There is plenty of economic activity in the U.S., and plenty of wealth. But like greedy children, the folks at the top are seizing virtually all the marbles. Income and wealth inequality in the U.S. have reached stages that would make the third world blush. As the Economic Policy Institute has reported, the richest 10 percent of Americans received an unconscionable 100 percent of the average income growth in the years 2000 to 2007, the most recent extended period of economic expansion.

Americans behave as if this is somehow normal or acceptable. It shouldn't be, and didn't used to be. Through much of the post-World War II era, income distribution was far more equitable, with the top 10 percent of families accounting for just a third of average income growth, and the bottom 90 percent receiving two-thirds. That seems like ancient history now.

The current maldistribution of wealth is also scandalous. In 2009, the richest 5 percent claimed 63.5 percent of the nation's wealth. The overwhelming majority, the bottom 80 percent, collectively held just 12.8 percent.

This inequality, in which an enormous segment of the population struggles while the fortunate few ride the gravy train, is a world-class recipe for social unrest. Downward mobility is an ever-shortening fuse leading to profound consequences.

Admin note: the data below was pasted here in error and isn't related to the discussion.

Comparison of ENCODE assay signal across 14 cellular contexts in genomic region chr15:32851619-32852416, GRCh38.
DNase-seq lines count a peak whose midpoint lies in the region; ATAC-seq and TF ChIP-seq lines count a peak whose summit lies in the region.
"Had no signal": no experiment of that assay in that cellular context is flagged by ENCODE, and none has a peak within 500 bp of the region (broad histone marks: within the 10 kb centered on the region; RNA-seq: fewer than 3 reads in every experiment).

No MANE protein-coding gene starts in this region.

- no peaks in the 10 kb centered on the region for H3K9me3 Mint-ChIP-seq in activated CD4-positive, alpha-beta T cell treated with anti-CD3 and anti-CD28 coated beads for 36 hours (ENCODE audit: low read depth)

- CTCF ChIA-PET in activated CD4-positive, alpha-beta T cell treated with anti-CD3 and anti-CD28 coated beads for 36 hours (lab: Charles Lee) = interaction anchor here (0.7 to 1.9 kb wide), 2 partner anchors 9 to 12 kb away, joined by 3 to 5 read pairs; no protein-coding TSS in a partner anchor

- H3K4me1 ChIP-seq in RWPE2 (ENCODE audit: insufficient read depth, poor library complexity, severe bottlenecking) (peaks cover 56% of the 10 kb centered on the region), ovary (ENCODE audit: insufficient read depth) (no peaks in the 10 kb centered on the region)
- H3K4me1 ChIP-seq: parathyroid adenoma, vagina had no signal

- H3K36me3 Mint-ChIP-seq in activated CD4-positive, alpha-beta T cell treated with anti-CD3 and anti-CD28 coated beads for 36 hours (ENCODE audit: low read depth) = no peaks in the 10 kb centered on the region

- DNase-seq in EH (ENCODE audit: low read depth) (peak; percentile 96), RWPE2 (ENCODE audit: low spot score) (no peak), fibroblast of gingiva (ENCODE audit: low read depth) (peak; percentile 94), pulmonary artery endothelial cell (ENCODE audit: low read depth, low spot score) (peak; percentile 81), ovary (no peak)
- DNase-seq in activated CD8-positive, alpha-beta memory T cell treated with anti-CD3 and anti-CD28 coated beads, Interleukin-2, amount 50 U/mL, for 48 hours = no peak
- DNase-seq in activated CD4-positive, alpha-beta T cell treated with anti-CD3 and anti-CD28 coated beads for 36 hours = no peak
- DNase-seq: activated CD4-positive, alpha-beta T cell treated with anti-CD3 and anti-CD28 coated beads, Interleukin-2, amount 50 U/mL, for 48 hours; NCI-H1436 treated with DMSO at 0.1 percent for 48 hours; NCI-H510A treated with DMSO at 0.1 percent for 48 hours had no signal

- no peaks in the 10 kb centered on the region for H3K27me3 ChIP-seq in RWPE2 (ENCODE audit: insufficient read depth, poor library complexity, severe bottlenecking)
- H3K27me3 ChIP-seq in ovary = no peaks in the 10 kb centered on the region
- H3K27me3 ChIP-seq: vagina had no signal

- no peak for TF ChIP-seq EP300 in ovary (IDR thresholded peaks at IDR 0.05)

A stark example of the fundamental unfairness that is now so widespread was in The New York Times on Friday under the headline: "G.E.'s Strategies Let It Avoid Taxes Altogether." Despite profits of $14.2 billion - $5.1 billion from its operations in the United States - General Electric did not have to pay any U.S. taxes last year.

As The Times's David Kocieniewski reported, "Its extraordinary success is based on an aggressive strategy that mixes fierce lobbying for tax breaks and innovative accounting that enables it to concentrate its profits offshore."

G.E. is the nation's largest corporation. Its chief executive, Jeffrey Immelt, is the leader of President Obama's Council on Jobs and Competitiveness. You can understand how ordinary workers might look at this cozy corporate-government arrangement and conclude that it is not fully committed to the best interests of working people.

Overwhelming imbalances in wealth and income inevitably result in enormous imbalances of political power. So the corporations and the very wealthy continue to do well. The employment crisis never gets addressed. The wars never end. And nation-building never gets a foothold here at home.

New ideas and new leadership have seldom been more urgently needed.